- Date published:
9:02 am, June 5th, 2016 - 24 comments
Categories: australian politics, capitalism, class war, cost of living, Economy, employment, Media, spin, the praiseworthy and the pitiful, wages, workers' rights, you couldn't make this shit up - Tags: dirty politics, malcolm turnbull, news corp, rupert murdoch
Over in Australia the Nation is in campaign mode. Politicians are looking for every opportunity to get air time and impress the electors with the quality of their thoughts and world views.
The Liberal Party has slipped into business as usual mode and is campaigning on corporate tax cuts worth $AUS 48 billion even though much of the benefit will simply flow overseas to foreign share holders. The recent budget also contained a provision to lift the threshold for the second top tax rate from $80,000 to $87,000 to address tax creep. You have to wonder at what stage will the right realise that trickle down does not work and change their ways. But for now clearly the right’s backers have expectations that have to be met.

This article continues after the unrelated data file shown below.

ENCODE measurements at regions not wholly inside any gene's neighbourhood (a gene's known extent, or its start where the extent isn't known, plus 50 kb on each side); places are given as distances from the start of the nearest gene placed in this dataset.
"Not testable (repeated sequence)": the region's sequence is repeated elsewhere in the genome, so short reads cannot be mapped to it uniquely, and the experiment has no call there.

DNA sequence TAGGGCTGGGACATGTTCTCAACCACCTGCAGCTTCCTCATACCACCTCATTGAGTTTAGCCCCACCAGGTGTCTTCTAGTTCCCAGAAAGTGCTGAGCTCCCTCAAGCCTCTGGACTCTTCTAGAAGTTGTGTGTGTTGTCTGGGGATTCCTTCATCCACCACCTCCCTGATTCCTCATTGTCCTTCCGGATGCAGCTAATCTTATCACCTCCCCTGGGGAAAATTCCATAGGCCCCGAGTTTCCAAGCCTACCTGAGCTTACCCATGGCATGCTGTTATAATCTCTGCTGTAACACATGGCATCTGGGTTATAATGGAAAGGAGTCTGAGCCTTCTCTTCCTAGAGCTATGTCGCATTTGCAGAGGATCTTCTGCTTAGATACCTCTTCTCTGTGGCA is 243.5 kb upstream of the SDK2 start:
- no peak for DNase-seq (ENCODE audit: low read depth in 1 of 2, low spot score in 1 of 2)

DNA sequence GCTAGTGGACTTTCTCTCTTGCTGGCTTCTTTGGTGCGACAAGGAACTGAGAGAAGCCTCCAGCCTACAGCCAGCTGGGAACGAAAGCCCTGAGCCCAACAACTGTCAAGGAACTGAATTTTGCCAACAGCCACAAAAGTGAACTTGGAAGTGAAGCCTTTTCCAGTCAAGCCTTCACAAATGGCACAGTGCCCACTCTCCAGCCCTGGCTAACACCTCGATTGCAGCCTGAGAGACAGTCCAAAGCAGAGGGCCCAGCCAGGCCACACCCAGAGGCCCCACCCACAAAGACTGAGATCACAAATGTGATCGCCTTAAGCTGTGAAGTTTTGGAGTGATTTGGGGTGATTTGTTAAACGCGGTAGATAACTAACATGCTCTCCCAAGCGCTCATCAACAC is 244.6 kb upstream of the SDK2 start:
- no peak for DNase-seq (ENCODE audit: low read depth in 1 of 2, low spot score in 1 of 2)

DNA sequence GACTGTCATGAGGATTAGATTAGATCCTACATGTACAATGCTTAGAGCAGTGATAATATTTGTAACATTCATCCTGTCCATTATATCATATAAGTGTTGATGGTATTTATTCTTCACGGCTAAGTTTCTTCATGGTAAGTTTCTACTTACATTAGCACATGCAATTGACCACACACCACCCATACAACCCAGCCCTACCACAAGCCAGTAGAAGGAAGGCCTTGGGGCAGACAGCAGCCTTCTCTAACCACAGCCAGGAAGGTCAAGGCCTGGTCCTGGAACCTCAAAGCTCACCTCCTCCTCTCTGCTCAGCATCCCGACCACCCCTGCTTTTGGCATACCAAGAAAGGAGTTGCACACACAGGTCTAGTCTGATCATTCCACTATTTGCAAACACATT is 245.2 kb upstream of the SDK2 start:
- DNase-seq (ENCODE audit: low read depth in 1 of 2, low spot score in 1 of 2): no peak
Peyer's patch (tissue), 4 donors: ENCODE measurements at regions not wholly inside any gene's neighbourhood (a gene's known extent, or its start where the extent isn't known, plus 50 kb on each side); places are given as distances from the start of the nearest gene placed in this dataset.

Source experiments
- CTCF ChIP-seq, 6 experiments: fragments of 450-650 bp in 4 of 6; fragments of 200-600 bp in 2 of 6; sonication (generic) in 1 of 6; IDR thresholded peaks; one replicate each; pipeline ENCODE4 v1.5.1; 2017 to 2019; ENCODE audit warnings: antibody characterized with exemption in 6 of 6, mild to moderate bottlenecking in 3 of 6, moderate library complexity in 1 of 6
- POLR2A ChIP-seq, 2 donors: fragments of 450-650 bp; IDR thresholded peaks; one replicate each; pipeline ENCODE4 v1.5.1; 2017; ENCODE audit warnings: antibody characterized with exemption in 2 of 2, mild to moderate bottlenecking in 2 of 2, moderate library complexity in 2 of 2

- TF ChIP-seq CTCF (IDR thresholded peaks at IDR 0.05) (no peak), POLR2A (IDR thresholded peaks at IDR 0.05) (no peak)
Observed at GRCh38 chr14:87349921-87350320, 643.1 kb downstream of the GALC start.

But the policy is meeting resistance with one recent response from an ordinary Australian dominating the campaign.
The show Q&A provides an opportunity for politicians, industry leaders and normal people to have their say very publicly. On a recent episode a resident of one of Sydney’s outer suburbs, Duncan Storrar, questioned the fairness of tax cuts to the wealthy when he often could not afford to take his kids to see a film on the weekend. He is a low wage employee without job security struggling to make ends meet.
From the Sydney Morning Herald:
Mr Storrar is a part-time truck driver with two daughters and a mental health issue. He earlier told Assistant Treasurer Kelly O’Dwyer he had spent his whole working life on the minimum wage, distilling a common critique of the budget to personal experience.
“You’re gonna lift the tax-free threshold for rich people,” he said. “Why don’t I get it? Why do they get it?”
He was referring to the government’s move to lift the upper end of the 32.5 cent tax bracket from $80,000 to $87,000 – saving $315 a year for people earning more than $80,000.